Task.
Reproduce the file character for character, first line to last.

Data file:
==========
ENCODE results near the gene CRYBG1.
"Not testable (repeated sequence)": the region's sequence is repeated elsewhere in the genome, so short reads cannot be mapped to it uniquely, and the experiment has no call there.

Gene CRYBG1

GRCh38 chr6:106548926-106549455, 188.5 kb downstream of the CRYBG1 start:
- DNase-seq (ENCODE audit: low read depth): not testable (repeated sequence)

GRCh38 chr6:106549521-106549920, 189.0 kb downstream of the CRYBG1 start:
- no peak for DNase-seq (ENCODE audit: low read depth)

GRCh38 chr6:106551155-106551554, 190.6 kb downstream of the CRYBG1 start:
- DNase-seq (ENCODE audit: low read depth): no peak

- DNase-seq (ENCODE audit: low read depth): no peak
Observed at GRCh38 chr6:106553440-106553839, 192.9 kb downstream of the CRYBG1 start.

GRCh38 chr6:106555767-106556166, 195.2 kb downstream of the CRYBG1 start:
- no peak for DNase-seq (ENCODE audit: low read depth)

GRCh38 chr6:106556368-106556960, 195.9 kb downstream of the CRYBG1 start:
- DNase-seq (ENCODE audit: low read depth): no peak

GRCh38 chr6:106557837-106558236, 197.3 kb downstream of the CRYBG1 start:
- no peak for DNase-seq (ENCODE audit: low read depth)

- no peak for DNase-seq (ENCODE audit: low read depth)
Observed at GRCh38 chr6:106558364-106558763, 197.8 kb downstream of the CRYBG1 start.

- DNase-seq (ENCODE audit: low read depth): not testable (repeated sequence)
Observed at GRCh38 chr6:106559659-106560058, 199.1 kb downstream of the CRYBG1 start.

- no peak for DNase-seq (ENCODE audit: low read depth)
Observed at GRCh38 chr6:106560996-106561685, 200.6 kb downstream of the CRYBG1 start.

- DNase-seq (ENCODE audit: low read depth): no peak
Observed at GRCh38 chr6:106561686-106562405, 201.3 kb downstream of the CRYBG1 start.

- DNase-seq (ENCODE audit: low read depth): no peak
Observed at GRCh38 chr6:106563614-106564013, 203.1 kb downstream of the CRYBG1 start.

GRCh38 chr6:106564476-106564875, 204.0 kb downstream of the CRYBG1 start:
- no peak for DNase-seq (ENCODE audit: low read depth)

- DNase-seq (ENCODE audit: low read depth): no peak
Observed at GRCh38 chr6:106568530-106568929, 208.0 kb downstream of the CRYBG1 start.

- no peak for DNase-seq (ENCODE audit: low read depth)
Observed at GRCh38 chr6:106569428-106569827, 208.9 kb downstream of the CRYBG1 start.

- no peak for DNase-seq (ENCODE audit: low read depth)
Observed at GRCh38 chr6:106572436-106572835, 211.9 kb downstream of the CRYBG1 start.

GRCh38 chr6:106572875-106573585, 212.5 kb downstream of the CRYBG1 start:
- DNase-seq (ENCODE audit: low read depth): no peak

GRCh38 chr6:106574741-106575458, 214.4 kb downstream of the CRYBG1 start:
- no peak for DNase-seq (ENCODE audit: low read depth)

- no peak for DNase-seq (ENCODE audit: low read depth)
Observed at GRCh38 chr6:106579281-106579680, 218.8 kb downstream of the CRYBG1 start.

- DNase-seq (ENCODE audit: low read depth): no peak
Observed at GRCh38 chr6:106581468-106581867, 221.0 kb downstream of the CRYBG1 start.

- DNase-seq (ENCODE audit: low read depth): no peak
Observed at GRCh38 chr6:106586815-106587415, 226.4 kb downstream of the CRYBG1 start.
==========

ENCODE results near the gene CRYBG1.
"Not testable (repeated sequence)": the region's sequence is repeated elsewhere in the genome, so short reads cannot be mapped to it uniquely, and the experiment has no call there.

Gene CRYBG1

GRCh38 chr6:106548926-106549455, 188.5 kb downstream of the CRYBG1 start:
- DNase-seq (ENCODE audit: low read depth): not testable (repeated sequence)

GRCh38 chr6:106549521-106549920, 189.0 kb downstream of the CRYBG1 start:
- no peak for DNase-seq (ENCODE audit: low read depth)

GRCh38 chr6:106551155-106551554, 190.6 kb downstream of the CRYBG1 start:
- DNase-seq (ENCODE audit: low read depth): no peak

- DNase-seq (ENCODE audit: low read depth): no peak
Observed at GRCh38 chr6:106553440-106553839, 192.9 kb downstream of the CRYBG1 start.

GRCh38 chr6:106555767-106556166, 195.2 kb downstream of the CRYBG1 start:
- no peak for DNase-seq (ENCODE audit: low read depth)

GRCh38 chr6:106556368-106556960, 195.9 kb downstream of the CRYBG1 start:
- DNase-seq (ENCODE audit: low read depth): no peak

GRCh38 chr6:106557837-106558236, 197.3 kb downstream of the CRYBG1 start:
- no peak for DNase-seq (ENCODE audit: low read depth)

- no peak for DNase-seq (ENCODE audit: low read depth)
Observed at GRCh38 chr6:106558364-106558763, 197.8 kb downstream of the CRYBG1 start.

- DNase-seq (ENCODE audit: low read depth): not testable (repeated sequence)
Observed at GRCh38 chr6:106559659-106560058, 199.1 kb downstream of the CRYBG1 start.

- no peak for DNase-seq (ENCODE audit: low read depth)
Observed at GRCh38 chr6:106560996-106561685, 200.6 kb downstream of the CRYBG1 start.

- DNase-seq (ENCODE audit: low read depth): no peak
Observed at GRCh38 chr6:106561686-106562405, 201.3 kb downstream of the CRYBG1 start.

- DNase-seq (ENCODE audit: low read depth): no peak
Observed at GRCh38 chr6:106563614-106564013, 203.1 kb downstream of the CRYBG1 start.

GRCh38 chr6:106564476-106564875, 204.0 kb downstream of the CRYBG1 start:
- no peak for DNase-seq (ENCODE audit: low read depth)

- DNase-seq (ENCODE audit: low read depth): no peak
Observed at GRCh38 chr6:106568530-106568929, 208.0 kb downstream of the CRYBG1 start.

- no peak for DNase-seq (ENCODE audit: low read depth)
Observed at GRCh38 chr6:106569428-106569827, 208.9 kb downstream of the CRYBG1 start.

- no peak for DNase-seq (ENCODE audit: low read depth)
Observed at GRCh38 chr6:106572436-106572835, 211.9 kb downstream of the CRYBG1 start.

GRCh38 chr6:106572875-106573585, 212.5 kb downstream of the CRYBG1 start:
- DNase-seq (ENCODE audit: low read depth): no peak

GRCh38 chr6:106574741-106575458, 214.4 kb downstream of the CRYBG1 start:
- no peak for DNase-seq (ENCODE audit: low read depth)

- no peak for DNase-seq (ENCODE audit: low read depth)
Observed at GRCh38 chr6:106579281-106579680, 218.8 kb downstream of the CRYBG1 start.

- DNase-seq (ENCODE audit: low read depth): no peak
Observed at GRCh38 chr6:106581468-106581867, 221.0 kb downstream of the CRYBG1 start.

- DNase-seq (ENCODE audit: low read depth): no peak
Observed at GRCh38 chr6:106586815-106587415, 226.4 kb downstream of the CRYBG1 start.